German Chancellor Angela Merkel phoned Pope Benedict XVI Sunday over a Holocaust denier whom the pope welcomed back into the Roman Catholic Church last month.
Neither side seems to have shifted its position over Bishop Richard Williamson, who, shortly before the pope lifted his excommunication, denied the Nazis had systematically murdered six million Jews during World War II. “It was a very constructive conversation,” the German government and Vatican said in a joint statement about the call. Merkel and the pope expressed respect for each others’ opinion, the release said — diplomatic-speak for saying neither side budged. Merkel demanded Tuesday that the pope firmly reject Holocaust denial: “The pope and the Vatican must make absolutely clear that there can be no denial of the Holocaust,” Merkel said. The Vatican has pointed to several statements by Pope Benedict in the past few years condemning the destruction of European Jewry, including his visits to concentration camps. He has also said he did not know of Williamson’s views on the Holocaust when he lifted the excommunication. “I believe that the historical evidence is strongly against — is hugely against — 6 million Jews having been deliberately gassed in gas chambers as a deliberate policy of Adolf Hitler,” Williamson said recently in an interview with a Swedish television station, which also appeared on various Web sites after its broadcast. “I believe there were no gas chambers.” Germany’s Catholic bishops Saturday called for the expulsion of Williamson, a member of an ultra-conservative group expelled from the Church by Pope John Paul II in 1988.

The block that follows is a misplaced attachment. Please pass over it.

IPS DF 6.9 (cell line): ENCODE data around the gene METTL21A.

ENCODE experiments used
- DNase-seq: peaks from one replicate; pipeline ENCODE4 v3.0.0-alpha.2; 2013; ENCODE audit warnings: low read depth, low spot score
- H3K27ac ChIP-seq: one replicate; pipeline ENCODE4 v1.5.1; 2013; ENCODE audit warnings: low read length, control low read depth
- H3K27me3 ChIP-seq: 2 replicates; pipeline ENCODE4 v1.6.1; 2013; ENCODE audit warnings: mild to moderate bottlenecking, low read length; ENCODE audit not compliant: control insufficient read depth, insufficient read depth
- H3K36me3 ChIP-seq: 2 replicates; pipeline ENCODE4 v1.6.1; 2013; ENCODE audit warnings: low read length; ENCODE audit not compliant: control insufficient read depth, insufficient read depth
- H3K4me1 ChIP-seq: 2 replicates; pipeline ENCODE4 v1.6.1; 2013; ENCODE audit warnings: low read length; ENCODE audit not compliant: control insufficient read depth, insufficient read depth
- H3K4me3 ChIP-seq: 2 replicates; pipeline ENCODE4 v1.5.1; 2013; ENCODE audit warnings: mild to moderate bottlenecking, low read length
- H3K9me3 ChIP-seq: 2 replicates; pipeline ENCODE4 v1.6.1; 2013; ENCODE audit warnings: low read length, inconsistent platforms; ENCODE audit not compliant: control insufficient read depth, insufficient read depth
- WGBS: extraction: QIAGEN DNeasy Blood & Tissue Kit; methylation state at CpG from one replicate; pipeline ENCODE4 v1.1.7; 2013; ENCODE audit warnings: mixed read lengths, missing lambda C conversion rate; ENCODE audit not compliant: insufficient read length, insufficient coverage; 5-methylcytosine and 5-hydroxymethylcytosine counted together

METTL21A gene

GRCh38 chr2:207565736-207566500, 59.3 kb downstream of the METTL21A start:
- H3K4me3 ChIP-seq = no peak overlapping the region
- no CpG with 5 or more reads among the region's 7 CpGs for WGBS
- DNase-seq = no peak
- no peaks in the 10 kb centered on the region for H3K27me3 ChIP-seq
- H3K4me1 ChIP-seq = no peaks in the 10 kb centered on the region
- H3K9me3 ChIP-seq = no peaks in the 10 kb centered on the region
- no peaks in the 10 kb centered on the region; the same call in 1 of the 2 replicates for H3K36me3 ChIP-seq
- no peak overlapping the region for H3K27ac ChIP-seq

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“Mr. Williamson is impossible and irresponsible,” Archbishop Robert Zollitsch, chairman of the German Bishops’ Conference, said Saturday, according to Spiegel Online. “I now see no room for him in the Catholic church.” In the Saturday article, Spiegel quotes Williamson saying he will not recant and that he would need more evidence to believe the Holocaust really happened. “If I find this proof, then I will correct myself,” he said. “But that will require some time.” On Wednesday, the Vatican had ordered Williamson to “distance himself” from his views “in an absolutely unequivocal and public manner.” The Vatican’s secretary of state, Cardinal Tarcisio Bertone, has said Williamson will not be allowed to perform priestly functions if he does not recant. He said the pope was unaware of the comments when he rehabilitated Williamson and three other members of the Society of Saint Pius X. Williamson apologized last week for the “distress” he has caused the pope, but did not retract his comments. Williamson, who now lives in Argentina, and three other bishops who belong to the Society of Saint Pius X were excommunicated 20 years ago. The society was founded by Archbishop Marcel Lefebrve, who rebelled against the Vatican’s modernizing reforms in the 1960s, and who consecrated the men in unsanctioned ceremonies. Williamson’s reinstatement and comments have been fiercely criticized by Israel, American Jewish groups and political leaders. The pope — who was born in Germany and was a child during the Nazi era — rejected Holocaust denial in public statements on January 28. After his 14th birthday in 1941, Benedict — then called Joseph Ratzinger — was forced along with the rest of his class in Bavaria, southern Germany, to join the Hitler Youth. However his biographer John Allen Jr., said Ratzinger’s family was strongly anti-Nazi.
At the end of his weekly audience that day, the pope discussed his trips to the former concentration camp at Auschwitz and the images of “the heinous slaughter of millions of Jews, the innocent victims of a blind racial and religious hatred.” His spokesman, Father Federico Lombardi, called Williamson’s remarks to Swedish television “absolutely indefensible.”